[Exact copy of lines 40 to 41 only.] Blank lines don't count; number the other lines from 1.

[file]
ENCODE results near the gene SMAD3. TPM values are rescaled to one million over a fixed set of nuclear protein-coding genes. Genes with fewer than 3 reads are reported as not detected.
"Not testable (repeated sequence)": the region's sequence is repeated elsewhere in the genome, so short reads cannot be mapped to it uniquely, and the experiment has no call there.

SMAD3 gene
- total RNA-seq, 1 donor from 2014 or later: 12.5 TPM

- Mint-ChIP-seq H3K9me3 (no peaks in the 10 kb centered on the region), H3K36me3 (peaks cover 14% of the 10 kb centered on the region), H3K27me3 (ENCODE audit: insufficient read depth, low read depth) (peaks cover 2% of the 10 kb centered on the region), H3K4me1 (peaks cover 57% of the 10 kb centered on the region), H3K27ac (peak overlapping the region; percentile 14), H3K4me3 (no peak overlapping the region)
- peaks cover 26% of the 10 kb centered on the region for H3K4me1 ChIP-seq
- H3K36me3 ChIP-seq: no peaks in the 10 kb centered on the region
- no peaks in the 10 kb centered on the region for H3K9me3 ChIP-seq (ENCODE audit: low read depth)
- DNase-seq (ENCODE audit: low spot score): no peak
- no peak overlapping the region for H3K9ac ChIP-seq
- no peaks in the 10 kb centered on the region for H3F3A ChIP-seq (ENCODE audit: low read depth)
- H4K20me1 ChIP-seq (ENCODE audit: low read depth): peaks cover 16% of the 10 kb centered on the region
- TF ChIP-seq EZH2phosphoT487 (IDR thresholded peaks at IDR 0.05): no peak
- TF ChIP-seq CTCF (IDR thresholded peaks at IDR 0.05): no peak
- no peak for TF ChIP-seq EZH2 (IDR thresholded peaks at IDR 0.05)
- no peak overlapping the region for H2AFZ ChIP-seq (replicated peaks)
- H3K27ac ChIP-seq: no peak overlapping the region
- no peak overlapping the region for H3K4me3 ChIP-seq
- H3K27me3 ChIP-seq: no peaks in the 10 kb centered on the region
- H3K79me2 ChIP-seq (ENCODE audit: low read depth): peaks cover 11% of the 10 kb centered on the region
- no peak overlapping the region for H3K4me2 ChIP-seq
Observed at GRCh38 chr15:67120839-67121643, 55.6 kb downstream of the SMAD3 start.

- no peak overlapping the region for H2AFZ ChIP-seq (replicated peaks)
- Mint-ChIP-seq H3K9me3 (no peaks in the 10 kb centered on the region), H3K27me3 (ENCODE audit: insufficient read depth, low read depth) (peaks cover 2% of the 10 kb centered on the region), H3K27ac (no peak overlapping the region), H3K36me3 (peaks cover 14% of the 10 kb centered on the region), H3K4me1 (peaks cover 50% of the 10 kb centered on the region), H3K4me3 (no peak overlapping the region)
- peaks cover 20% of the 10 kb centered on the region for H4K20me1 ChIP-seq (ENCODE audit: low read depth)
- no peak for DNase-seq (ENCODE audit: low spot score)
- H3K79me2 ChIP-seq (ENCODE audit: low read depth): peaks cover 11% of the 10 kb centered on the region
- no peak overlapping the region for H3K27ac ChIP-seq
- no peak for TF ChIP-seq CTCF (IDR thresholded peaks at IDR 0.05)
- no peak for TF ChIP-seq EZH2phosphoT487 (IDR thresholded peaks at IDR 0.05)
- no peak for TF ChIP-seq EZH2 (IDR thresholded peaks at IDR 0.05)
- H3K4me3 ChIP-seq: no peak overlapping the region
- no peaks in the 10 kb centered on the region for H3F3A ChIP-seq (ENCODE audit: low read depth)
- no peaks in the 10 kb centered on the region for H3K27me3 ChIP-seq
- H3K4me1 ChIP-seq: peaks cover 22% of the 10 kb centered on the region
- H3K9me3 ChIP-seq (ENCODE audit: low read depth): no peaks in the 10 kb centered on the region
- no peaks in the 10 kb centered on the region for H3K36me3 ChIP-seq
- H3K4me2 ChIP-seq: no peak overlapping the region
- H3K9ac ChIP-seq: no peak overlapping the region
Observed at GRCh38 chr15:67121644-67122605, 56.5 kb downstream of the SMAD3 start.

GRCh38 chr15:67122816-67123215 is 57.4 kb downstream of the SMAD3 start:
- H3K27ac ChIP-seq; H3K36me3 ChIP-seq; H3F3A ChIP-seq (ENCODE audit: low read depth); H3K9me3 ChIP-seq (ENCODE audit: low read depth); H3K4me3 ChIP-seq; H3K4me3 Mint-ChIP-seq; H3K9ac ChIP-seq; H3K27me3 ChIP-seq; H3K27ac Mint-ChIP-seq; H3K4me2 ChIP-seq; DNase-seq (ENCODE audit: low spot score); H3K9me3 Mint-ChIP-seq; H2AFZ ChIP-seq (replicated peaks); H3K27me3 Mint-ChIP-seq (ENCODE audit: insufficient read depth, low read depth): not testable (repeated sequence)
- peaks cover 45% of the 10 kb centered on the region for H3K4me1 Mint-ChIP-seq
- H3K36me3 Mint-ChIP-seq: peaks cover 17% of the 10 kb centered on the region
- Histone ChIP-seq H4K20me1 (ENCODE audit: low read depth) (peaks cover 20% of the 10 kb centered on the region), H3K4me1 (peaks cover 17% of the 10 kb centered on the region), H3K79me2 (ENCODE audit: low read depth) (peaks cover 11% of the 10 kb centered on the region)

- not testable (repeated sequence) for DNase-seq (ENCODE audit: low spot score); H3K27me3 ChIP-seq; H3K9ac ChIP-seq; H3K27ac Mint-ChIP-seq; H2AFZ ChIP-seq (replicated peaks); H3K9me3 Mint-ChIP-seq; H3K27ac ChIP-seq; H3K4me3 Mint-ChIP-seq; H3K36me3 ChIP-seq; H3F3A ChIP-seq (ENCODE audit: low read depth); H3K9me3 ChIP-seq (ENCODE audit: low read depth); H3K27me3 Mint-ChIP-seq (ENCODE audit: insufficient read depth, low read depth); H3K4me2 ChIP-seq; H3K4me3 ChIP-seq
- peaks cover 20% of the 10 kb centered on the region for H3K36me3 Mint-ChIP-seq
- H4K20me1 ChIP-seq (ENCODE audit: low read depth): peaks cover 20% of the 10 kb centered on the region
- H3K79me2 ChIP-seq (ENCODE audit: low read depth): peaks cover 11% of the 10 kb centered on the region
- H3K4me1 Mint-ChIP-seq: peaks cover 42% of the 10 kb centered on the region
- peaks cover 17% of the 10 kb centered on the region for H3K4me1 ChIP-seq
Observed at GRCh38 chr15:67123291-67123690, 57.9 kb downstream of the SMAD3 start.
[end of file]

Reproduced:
Observed at GRCh38 chr15:67121644-67122605, 56.5 kb downstream of the SMAD3 start.

GRCh38 chr15:67122816-67123215 is 57.4 kb downstream of the SMAD3 start: